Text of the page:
Julian Grant, of Chauvin Arnoux, shares some helpful suggestions on how to control heat loss and higher energy bills as a result of increased COVID ventilation
As we are all aware by now, COVID-19 is highly transmittable via aerosols that we expel as breathe, speak, cough or sneeze. While the two-metre social distancing rule helps to reduce the risks associated with infection via aerosols it remains a particular problem indoors.
Outside there is usually enough wind to quickly disperse aerosols, but inside, the amount of air movement is often minimal and people tend to be closer together. For these reasons, many authorities recommend that levels of ventilation are increased, particularly in public buildings like schools, colleges and medical facilities.
However, this can cause issues with heat loss and increased energy bills in order to keep the occupants of those buildings comfortable and maintain reasonable temperatures. On a cold day, heating a room that has all of the doors and windows open can be somewhat costly! Which raises the question of how much ventilation is enough to minimise the risk of COVID-19 transmission without leading to unaffordable energy bills?
Studies carried out by two scientists, Anna Hartmann and Martin Krieger, working in the Hermann Rietschel Institute at the Technical University of Berlin, have shown that CO2 concentration is a good indicator of the effectiveness of ventilation. They note that “with high rates of air exchange, both low CO2 concentrations and low aerosol concentrations can be achieved. The lower the aerosol concentration, the lower the dose of aerosols that a person in the room inhales and, therefore, the lower the risk of infection.” This implies that measuring the CO2 concentration in the room gives a useful, albeit indirect, indication of the aerosol concentration.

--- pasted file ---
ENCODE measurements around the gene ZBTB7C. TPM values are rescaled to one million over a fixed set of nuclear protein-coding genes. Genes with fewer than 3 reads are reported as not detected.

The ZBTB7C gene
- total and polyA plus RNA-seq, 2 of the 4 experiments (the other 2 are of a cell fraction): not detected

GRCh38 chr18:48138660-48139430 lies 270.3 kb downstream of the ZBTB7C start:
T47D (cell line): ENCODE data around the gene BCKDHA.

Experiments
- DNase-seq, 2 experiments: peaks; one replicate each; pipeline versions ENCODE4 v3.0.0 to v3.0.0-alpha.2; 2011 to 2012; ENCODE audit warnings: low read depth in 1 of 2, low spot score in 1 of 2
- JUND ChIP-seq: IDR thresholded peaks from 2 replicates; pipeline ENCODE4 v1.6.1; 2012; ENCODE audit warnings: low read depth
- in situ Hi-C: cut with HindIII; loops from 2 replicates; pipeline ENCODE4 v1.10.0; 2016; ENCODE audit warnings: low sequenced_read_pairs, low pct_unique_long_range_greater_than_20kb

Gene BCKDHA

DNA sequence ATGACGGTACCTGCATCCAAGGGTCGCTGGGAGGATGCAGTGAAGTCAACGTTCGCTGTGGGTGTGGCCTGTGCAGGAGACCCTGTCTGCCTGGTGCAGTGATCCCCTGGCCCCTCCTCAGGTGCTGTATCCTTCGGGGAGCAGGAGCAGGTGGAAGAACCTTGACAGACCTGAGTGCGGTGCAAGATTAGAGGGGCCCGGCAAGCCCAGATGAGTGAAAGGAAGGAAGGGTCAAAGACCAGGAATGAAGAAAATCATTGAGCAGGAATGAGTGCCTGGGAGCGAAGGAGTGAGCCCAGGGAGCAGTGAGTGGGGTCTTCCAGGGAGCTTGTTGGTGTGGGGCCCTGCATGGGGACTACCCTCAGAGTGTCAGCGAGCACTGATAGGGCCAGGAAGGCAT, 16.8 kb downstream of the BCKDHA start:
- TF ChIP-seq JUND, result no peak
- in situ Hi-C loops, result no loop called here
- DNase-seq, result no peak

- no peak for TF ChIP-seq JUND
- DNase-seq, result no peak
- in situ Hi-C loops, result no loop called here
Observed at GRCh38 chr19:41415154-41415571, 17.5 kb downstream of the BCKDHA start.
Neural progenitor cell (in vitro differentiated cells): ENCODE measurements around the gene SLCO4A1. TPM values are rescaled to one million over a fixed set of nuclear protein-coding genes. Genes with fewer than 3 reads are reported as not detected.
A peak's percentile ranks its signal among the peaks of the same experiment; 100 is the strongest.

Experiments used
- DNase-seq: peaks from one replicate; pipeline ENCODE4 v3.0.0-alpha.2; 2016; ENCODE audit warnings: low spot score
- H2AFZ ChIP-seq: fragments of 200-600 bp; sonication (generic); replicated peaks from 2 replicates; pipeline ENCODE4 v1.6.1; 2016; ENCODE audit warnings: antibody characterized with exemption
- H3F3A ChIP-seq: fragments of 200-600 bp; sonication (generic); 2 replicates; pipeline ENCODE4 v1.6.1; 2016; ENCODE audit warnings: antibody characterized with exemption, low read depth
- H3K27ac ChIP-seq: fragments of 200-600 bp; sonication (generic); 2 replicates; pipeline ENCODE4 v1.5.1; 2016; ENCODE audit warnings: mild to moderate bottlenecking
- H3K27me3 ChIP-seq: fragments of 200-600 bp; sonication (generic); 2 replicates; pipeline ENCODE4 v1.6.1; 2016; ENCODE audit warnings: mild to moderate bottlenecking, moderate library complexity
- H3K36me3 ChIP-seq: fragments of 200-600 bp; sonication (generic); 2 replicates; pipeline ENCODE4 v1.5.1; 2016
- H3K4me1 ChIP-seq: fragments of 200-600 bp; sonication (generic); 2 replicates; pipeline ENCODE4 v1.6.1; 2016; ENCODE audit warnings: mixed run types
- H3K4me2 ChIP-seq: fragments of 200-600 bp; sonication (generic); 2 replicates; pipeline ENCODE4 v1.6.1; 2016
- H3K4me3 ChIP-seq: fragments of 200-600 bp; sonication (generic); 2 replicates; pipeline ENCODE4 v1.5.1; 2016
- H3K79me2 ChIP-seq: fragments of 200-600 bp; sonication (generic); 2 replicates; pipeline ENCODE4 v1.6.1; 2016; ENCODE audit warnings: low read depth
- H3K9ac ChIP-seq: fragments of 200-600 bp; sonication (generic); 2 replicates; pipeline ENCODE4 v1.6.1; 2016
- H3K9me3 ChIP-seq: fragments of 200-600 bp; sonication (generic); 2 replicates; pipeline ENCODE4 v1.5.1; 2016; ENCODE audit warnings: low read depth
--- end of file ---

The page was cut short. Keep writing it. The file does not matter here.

Devices for measuring CO2 concentration are readily available and the C.A.1510 indoor air quality monitor from Chauvin Arnoux is an excellent example. This can measure and record not only CO2 concentration, but also relative humidity and temperature, two other factors that have a critical bearing on comfort levels within a room. As well as providing instantaneous readings, this versatile device also has a data logging function. This makes it possible to examine measurements over a period of time to see, for example, if there was ever any point where acceptable CO2 concentrations were exceeded.
But what is an ‘acceptable’ CO2 concentration?
In normal times, it is usually considered desirable not to exceed 1,000 parts-per-million (ppm) and it would seem reasonable to adopt this figure as a guide for the Covid-19 era. Higher concentrations suggest the need for additional ventilation, while lower concentrations are both welcome and desirable provided that they can be achieved, along with reasonable temperatures, without the exorbitant use of energy.
In cases where the measurements indicate that it is desirable to improve ventilation, the German research offers suggestions about how best this can be achieved. It finds that the very common method of simply opening windows and doors more or less at random is ineffective and likely to lead to energy wastage by unnecessarily cooling walls and furniture. In contrast, adopting a strategy of “cross ventilation” where windows on the opposite sides of a room are opened to create a cross draft not only aids faster air exchange, with consequent rapid reductions in CO2 and aerosol levels but also minimises heat loss.
No reputable organisation would want to compromise the health of those working in or using its premises simply to economise on its energy bills. However, in these challenging times, it is arguably more important than ever to keep costs under control.
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